‘We can come out of it poorer, but better’

Kim Stephenson and Pradnya Surana on the importance of reframing our relationship with money in pandemic times.

The economic changes resulting from the pandemic are likely to be unprecedented, and catastrophic for many – perhaps for the majority. The economy will be hit hard, with companies large and small folding. The knock-on effects of redundancies, the damage to Small and Medium-sized Enterprises and the consequent greater reliance on benefit (covering which there will be less tax income) will push almost everybody down the financial scale. It’s likely hundreds of thousands more UK citizens will become unable to afford basic elements such as food and housing. Davide Furceri and others, writing for the International Monetary Fund blog in May, warned that pandemics leave the poor further behind.  

There won’t be the capital available for investment to rebuild businesses, let alone the infrastructure, benefit systems, transport etc. The situation arising from attempts to limit the spread of the virus – little public transport, few social gatherings – will give way to the same conditions that come from a simple lack of money. It’s a very serious problem, both in financial and psychological terms, for individuals, and for society as a whole. We will have less money, we can’t change that. Yet, if individually and collectively we try to do what the psychological research shows is the best thing to do, then we can come out of it poorer, but better.

The past
Despite the saying ‘money doesn’t buy happiness’, measures of status and success (both individual and national) are judged by external standards, rather than a self-reference to money as a means to the end of a fulfilling life. This is reflected in many classic papers in economics when the sole criterion is financial success; basic economic principles (that humans are selfish and logical) hold sway (Ackerlof, 1970; Hardin, 1968).

In those circumstances, the economics dictate that in any capitalist society there are a few ‘winners’ and many losers when there is a decline in material resources and money. Those that lose, and sink to (or remain at) the very bottom of the financial scale, have greater problems with mental health (which makes good decision making even harder) and have very little scope for errors in financial decisions (Elliott, 2016). The extra resources of those at the top of the scale allow them to make financial errors, to prioritise poorly and yet still avoid the harshest consequences of the economic downturn.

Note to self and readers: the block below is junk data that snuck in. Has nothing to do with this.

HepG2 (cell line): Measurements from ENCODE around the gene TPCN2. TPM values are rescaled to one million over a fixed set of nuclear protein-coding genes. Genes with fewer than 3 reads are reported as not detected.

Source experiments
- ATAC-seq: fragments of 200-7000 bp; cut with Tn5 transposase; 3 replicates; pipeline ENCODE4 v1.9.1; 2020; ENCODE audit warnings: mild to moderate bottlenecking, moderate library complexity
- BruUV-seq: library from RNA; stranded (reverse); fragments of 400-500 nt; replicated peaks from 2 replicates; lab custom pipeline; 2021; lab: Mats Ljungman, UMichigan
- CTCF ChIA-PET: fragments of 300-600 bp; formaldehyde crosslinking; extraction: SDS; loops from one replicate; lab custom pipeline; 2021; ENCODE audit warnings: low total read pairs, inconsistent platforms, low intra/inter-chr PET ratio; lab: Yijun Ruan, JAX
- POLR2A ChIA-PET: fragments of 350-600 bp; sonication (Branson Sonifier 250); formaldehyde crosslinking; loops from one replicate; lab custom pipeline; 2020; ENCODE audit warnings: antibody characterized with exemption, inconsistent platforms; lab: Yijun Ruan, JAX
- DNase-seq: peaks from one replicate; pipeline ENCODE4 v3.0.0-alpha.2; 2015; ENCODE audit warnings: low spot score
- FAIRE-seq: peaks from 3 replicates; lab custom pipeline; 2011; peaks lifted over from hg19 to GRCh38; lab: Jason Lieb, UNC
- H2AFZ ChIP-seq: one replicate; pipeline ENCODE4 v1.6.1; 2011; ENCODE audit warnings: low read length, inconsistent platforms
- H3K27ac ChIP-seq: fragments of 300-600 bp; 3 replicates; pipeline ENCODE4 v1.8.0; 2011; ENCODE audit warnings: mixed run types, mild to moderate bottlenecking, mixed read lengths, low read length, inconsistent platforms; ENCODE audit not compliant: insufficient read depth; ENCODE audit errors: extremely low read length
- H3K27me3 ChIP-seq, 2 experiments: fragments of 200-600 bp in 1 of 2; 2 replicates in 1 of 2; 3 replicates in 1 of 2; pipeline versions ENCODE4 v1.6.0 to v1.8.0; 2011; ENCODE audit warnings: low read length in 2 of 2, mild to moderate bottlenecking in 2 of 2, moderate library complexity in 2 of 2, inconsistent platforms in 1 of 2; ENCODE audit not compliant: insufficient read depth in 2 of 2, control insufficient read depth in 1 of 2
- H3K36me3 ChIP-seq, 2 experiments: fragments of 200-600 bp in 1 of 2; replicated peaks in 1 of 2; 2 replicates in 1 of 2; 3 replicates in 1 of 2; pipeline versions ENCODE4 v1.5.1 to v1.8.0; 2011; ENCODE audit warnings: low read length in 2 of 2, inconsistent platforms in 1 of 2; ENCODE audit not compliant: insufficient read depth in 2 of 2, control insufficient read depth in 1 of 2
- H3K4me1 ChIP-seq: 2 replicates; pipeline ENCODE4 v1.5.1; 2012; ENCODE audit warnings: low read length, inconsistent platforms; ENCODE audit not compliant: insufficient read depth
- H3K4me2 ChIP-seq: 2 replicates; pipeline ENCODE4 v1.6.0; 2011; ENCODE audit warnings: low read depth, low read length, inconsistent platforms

The majority, who are in the middle ground, theoretically have enough to fulfil all needs of life, if they can adopt the ‘positive psychology’ view of money as simply a tool to aid a fulfilling existence. If they do this, and look to meaning and fulfilment, with money as a very useful tool, they will have greater wellbeing. This is irrespective of their actual financial position. In addition, they will use the money they do have in ways that increase their happiness, rather than cause them stress and anxiety. But with the existing emphasis on financial success as personal fulfilment, the middle ground are constantly in competition with their peers, forever trying to ‘catch up’. This stress impacts upon their cognitive ability (Mani et al., 2013).

In theory, the wealthy have more than enough money. But their happiness and fulfilment in life depends more on what they choose to do with their money and how it aligns with their values, than on how much wealth they have (Diener & Oishi, 2000).

Crisis and continuation of the existing normal
With that existing normal, the consequence of the crisis is obvious. The wealthy will have less success, less money and less satisfaction. More of them will struggle to keep up. The number of poor people will increase dramatically, they will be under even greater pressure, and the incidence of mental health problems will increase. The majority will have less money, more stress, their decision making will worsen and they will be more likely to slide down into genuine poverty, with fewer psychological resources to get out again.